Recently I’ve noticed an uptick in “women-focused” pitches in my inbox. It seems in the last year there has been a lot of momentum in the “women-focused” space. Women accelerators, women incubators, women crowdfunding sites, women angel funds.
Women need all the help they can get.
Wait. What? I need all the help I can get just because I’m a woman? That’s news to me.
I’ve been told all my life that I can do anything I want to do, that nothing can hold me back except myself. I’ve been told that I’m smart and creative and most likely to succeed. And no one ever felt the need to add, “for a girl.”
Because here’s the thing, y’all:
Women in 21st century American cities are the privileged of the privileged.
We are more educated than we’ve ever been in history and more so than many of our male counterparts.
Our mothers and grandmothers did the grunt work by forcing our inclusion in the workforce in general, and now we have the option to “opt out.”
No longer expected to pop out babies every year, we are having children later and later. Or never.
In a recent interview with PandoDaily CEO Sarah Lacy, she told me, “People get mad at me for saying this, but I don’t believe Silicon Valley is inherently sexist. I raised $3 million, brought my baby to meetings, and didn’t have a cofounder.”
I’m going to go out on a limb and say that’s true for everywhere else now, too. Are there sexist and biased individuals out there? Of course. Are there systems still in place from a sexist past that need to be revamped? Sure, and the flood of educated, successful women will eventually take care of that.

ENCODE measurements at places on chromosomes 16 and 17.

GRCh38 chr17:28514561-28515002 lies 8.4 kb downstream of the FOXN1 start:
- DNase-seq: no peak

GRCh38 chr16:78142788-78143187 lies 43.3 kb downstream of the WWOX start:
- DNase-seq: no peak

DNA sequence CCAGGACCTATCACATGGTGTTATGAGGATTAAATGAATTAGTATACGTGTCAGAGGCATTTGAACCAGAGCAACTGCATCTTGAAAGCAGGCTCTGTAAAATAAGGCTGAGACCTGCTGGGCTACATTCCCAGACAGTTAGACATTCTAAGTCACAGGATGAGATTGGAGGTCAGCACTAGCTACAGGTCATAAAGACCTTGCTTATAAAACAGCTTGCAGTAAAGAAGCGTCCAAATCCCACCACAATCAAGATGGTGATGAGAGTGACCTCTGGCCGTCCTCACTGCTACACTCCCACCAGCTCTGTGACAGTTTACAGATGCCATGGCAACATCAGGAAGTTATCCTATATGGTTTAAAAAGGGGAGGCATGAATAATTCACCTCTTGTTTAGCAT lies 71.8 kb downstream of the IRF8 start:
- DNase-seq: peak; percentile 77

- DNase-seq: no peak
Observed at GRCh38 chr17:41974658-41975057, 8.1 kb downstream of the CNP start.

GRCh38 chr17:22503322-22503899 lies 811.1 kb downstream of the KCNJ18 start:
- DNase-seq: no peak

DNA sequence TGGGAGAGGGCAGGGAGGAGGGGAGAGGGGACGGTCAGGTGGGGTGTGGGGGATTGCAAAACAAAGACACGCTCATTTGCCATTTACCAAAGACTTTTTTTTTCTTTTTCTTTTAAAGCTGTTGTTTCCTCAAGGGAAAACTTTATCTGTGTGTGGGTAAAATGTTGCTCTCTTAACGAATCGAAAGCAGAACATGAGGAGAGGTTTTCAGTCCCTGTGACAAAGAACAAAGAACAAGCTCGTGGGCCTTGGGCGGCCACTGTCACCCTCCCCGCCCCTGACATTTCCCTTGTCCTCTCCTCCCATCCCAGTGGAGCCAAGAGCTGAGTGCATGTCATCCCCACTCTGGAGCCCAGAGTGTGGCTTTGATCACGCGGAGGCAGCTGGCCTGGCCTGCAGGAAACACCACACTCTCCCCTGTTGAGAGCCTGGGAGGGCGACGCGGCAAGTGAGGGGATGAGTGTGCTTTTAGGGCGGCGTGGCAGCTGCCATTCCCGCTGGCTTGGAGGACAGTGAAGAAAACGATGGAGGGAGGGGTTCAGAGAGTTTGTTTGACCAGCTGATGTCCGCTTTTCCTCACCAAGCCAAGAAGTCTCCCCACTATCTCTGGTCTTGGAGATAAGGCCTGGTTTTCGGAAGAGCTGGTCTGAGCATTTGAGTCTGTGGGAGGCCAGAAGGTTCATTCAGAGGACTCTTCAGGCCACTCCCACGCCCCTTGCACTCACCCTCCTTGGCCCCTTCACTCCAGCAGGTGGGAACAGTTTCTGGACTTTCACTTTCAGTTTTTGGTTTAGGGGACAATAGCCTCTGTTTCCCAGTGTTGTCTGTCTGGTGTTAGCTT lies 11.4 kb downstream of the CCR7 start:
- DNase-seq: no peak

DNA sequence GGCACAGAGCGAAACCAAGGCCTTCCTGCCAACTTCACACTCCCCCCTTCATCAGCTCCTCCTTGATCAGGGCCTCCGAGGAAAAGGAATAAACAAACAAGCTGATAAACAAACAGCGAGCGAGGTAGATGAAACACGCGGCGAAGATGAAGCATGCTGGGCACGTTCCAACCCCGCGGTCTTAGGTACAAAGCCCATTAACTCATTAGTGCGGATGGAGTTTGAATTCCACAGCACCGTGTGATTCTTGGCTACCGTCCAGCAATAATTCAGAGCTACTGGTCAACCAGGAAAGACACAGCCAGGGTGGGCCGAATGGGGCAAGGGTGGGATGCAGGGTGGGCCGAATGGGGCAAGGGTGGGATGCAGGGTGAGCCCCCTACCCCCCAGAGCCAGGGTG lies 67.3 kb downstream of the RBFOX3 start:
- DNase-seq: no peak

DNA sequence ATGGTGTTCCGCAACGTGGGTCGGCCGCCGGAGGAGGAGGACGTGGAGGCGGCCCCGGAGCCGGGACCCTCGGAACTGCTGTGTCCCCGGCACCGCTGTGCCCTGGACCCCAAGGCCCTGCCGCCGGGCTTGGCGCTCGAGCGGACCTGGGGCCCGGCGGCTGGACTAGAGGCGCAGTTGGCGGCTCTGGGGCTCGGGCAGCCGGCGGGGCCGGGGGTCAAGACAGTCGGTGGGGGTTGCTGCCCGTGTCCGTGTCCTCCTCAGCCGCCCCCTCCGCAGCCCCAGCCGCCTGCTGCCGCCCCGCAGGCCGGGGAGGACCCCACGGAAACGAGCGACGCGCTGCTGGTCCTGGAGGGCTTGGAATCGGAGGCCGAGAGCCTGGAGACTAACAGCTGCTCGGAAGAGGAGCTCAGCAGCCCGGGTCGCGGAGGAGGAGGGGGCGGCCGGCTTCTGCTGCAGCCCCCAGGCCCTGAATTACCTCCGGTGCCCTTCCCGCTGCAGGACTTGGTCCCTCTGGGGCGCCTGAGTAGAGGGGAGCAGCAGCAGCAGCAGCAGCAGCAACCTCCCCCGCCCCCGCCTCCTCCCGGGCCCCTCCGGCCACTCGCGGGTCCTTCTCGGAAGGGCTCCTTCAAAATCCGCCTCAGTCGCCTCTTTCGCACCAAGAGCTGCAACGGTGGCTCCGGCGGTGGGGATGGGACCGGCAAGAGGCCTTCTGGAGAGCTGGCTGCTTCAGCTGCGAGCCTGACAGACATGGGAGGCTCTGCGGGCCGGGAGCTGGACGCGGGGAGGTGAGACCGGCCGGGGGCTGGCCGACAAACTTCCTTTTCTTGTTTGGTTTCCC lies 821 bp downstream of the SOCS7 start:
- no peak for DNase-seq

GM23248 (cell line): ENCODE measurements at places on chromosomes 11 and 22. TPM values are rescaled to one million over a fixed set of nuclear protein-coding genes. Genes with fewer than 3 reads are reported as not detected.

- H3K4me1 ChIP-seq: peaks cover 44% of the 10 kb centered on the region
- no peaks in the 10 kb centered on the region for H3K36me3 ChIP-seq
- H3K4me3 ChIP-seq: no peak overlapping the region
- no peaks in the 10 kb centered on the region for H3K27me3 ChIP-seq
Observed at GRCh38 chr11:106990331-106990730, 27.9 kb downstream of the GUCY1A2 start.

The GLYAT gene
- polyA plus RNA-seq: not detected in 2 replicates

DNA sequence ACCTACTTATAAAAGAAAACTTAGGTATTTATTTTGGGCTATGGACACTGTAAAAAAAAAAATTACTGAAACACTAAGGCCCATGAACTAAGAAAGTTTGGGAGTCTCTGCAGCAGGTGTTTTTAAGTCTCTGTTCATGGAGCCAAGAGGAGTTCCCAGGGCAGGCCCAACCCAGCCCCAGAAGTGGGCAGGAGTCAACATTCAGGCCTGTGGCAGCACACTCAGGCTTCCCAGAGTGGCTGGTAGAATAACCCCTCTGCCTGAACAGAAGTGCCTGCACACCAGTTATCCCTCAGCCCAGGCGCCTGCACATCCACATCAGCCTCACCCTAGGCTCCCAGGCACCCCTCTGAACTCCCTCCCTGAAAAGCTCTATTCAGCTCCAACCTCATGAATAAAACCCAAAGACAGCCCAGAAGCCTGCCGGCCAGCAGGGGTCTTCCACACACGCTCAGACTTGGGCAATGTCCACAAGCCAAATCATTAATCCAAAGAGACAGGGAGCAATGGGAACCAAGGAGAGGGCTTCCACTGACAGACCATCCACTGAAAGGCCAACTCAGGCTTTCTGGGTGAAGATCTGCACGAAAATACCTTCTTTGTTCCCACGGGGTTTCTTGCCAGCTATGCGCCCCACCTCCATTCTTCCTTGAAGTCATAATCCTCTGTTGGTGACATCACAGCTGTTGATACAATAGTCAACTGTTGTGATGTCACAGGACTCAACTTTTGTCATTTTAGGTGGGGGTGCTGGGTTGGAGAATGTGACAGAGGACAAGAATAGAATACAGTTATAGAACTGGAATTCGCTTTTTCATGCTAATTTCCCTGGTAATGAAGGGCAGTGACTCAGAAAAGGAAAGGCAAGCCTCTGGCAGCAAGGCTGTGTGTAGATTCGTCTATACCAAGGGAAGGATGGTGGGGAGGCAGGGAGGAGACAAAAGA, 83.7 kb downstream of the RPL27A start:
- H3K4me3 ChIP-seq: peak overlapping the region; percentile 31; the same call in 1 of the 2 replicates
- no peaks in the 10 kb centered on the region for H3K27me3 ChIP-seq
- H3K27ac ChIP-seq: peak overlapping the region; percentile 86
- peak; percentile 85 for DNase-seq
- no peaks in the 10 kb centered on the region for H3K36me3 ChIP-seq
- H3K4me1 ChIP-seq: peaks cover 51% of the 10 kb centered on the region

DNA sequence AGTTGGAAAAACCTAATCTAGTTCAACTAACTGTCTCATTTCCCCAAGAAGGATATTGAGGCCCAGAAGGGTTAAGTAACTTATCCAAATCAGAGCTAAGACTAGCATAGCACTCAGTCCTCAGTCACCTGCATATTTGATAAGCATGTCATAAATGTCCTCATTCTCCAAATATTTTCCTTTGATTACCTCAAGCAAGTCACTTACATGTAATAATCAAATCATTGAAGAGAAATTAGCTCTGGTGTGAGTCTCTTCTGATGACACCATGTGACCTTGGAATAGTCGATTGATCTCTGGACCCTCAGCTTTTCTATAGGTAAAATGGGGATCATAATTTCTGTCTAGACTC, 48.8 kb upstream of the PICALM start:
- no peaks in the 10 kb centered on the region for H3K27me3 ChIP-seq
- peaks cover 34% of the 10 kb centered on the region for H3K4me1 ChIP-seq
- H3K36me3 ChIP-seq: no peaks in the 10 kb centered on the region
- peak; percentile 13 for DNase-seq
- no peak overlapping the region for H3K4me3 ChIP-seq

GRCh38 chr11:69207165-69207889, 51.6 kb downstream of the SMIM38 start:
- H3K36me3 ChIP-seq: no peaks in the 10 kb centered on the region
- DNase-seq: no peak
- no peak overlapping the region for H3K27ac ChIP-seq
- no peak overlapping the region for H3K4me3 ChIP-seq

But there’s something wrong when we treat half the population like a minority or special interest group. Women don’t need all the help we can get because we’re women.
Just like the men around us, our intelligence and creativity and hard work earn us the right to ask for the help we need.
However Niels Bohr was right when he said, “The opposite of a great truth is also true.” While women as a whole may not need focused efforts, there are subsets of women that can benefit from programs that reach them specifically.
One interesting take on the women-focused front is a group called Bella Minds. They are currently running a crowdfunding campaign, and they are interesting because they focus education efforts on women in rural areas.
Women in these areas are watching their way of life die around them, and without immediate connections to big cities, they may not be aware of their options. Bella Minds hopes to offer the kind of mentorship and education urban women take for granted, a specific mission that will open options up to women who are smart enough and driven enough to take them.
Another subset of women that could benefit from focused attention is entrepreneurial women in Africa, Asia, and the Middle East. These women are fighting years of cultural oppression and live in societies that are truly patriarchal. They are still the outliers in their cultures, and any support they can get will help drive both them and entrepreneurship in general.
It’s a nuanced issue, for sure, and a blog post will never solve the world’s problems. Ultimately, there are situations in which special help for women is actually needed.
But based on my inbox alone, I fear those initiatives are getting lost in the noise.